Federalist Papers Summary 49
The Federalist Essays Summary No 49: James Madison February 2, 1788
Thomas Jefferson authored a plan entitled “Notes on the state of Virginia” which was to be considered for the establishment of a constitution for that commonwealth. It was quoted in the last paper to show that the separation of powers cannot be total or enumerated on parchment even though that was the desired goal of the Virginia Constitution. In this short paper his plan for “correcting breaches of” the constitution or taking actions where one or more of the government departments exceeds its constitutional authority is addressed. Since the people “are the only legitimate fountain of power” according to Jefferson, the encroachments of power cannot be addressed “without an appeal to the people themselves”.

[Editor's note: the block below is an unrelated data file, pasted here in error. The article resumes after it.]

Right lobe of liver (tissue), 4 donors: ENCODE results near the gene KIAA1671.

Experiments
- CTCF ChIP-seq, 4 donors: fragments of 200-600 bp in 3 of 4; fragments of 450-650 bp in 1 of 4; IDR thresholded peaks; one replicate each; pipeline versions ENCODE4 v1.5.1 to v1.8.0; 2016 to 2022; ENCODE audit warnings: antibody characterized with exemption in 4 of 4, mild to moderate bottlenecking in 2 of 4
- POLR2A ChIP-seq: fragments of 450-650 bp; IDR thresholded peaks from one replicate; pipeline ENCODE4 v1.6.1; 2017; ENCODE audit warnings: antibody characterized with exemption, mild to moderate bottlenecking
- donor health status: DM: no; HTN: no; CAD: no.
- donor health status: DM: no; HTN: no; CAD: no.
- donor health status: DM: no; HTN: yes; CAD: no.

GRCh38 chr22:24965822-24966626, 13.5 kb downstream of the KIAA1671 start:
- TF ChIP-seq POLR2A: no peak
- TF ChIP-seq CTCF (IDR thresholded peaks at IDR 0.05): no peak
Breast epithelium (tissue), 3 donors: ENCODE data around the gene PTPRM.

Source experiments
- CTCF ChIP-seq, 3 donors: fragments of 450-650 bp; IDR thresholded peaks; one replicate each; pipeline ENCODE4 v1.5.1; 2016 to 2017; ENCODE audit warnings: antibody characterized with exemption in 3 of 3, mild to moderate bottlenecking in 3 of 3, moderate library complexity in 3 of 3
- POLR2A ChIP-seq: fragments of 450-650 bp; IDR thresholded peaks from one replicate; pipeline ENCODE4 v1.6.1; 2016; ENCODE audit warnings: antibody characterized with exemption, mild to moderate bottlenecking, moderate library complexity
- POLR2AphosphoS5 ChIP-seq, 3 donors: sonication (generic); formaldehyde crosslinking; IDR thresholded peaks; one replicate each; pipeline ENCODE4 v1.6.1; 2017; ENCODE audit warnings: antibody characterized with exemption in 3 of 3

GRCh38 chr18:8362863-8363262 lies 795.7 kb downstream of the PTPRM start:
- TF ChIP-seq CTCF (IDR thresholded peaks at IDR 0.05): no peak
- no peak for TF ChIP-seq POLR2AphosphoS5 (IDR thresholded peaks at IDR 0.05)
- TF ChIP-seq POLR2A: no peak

Madison agrees that in the rare cases of correcting the constitution the people should be involved but for the probably frequent encroachments of power by one branch over another the inclusion of the people would not be a good idea. Several reasons are given; frequent appeals to the people would imply there was some defect in the government thus decreasing the people’s support for its laws, and these appeals would disturb the people’s tranquility by exciting their passions, but most importantly the appeals would not likely solve the problems. This last point follows from the earlier discussion where in a republic the legislative branch is the one most likely to encroach upon the powers of the other two branches and therefore those making the appeals would be the judiciary or executive departments. But these departments have little direct contact with the people compared to that of the legislature so by the nature of familiarity the trust of the people would be with the members of the legislature resulting in the appeals likely falling short of correcting the problems.
Federalist Papers Summary 49 Written by Donald Mellon